• The CMA is working on providing more information in easily accessible language.
  • Preparing for regulatory changes can be expensive - it’s vital to have c-suite support in order to unlock the necessary resources.
  • Everyone who touches your product is a stakeholder, and it’s essential to engage your whole supply chain in this process.
  • We need as much alignment as possible between governments to prevent these requirements tying companies in knots.
  • We were reminded that it’s possible for the public to feed back during the consultation stage of these regulations.
  • In the workshop portion, we spoke to SMEs who are concerned about the resource needed to ready themselves for these regulations, and the need for government support and guidance.
  • We also talked about the need for positive guidance that shows the benefits of these changes.

We also attended a session on ‘Business Change Through Citizen Action’, featuring Daze Aghaji (Environmental Regenerative Activist), Lucy Shea (Group CEO, Futerra), Tyler LaMotte (Marketing & Product Director, Patagonia EMEA) and also moderated by Rachel Arthur. They covered:

  • Patagonia’s recent change into operating as a ‘purpose trust’.
  • Patagonia’s Action Works platform and recent ‘Unfashionable’ campaign.
  • Daze spoke beautifully on the idea that everyone already has agency - we need to recognise it rather than bestow it.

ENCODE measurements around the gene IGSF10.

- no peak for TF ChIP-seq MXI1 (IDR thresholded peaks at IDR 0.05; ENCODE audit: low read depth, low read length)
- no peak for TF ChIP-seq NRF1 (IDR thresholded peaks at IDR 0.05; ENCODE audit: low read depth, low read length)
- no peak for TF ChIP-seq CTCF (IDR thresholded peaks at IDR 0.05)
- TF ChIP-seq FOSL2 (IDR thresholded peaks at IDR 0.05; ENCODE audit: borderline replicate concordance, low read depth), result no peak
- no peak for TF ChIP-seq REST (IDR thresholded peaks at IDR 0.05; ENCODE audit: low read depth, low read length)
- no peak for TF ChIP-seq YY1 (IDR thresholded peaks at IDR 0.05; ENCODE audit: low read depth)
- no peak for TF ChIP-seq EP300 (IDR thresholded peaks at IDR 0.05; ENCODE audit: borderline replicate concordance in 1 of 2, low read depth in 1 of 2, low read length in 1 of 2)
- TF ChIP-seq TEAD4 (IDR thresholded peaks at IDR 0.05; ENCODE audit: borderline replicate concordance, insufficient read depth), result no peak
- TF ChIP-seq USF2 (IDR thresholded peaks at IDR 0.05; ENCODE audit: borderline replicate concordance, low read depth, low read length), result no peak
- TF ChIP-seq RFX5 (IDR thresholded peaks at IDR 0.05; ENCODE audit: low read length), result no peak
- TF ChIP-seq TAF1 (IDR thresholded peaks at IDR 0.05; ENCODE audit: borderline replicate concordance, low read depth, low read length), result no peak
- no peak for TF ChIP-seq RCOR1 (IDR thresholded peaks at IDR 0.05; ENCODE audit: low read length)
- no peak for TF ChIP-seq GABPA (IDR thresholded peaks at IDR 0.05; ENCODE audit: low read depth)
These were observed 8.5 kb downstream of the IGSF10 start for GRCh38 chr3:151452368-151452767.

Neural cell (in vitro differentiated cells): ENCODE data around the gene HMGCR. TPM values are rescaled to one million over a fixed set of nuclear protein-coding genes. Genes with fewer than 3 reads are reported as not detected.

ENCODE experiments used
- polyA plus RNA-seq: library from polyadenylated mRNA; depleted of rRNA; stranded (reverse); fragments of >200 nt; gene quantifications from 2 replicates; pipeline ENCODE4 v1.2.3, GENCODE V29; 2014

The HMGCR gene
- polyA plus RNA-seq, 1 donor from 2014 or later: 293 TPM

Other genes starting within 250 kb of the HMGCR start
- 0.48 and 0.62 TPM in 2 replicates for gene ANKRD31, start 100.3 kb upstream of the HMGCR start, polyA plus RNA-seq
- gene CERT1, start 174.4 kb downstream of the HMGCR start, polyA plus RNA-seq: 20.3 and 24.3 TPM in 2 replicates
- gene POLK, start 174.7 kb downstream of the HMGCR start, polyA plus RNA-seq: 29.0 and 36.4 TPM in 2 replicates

• She also explored the idea of agency as a muscle that can be built up;
  • How when we feel like active citizens, activism is second nature;
  • And having the humility to understand that you’re working for something much larger than yourself and also having the confidence to try anything.
  • Lucy spoke about how the public has already been able to change the dial on important issues like veganism and single use plastics.
  • She shared Futerra’s Good Life Goals campaign which helps people take individual action to support the SDGs.
  • And about how the Intergovernmental Panel on Climate Change (IPCC) has officially recognised individual action as key to mitigating climate change in their AR6 Working Group III Report.

There were so many other great sessions and innovators in attendance - we really recommend joining next year if you’re able to.